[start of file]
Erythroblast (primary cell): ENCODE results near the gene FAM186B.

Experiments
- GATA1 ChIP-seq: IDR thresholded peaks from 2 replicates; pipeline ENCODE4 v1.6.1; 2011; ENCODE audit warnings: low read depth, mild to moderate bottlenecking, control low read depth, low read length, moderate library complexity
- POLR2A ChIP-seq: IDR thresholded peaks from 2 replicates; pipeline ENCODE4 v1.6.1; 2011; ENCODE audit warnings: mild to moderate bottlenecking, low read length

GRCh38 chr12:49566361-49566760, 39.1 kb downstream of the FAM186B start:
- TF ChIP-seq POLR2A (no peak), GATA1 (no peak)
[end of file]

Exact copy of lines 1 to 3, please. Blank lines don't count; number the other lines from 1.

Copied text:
Erythroblast (primary cell): ENCODE results near the gene FAM186B.

Experiments
- GATA1 ChIP-seq: IDR thresholded peaks from 2 replicates; pipeline ENCODE4 v1.6.1; 2011; ENCODE audit warnings: low read depth, mild to moderate bottlenecking, control low read depth, low read length, moderate library complexity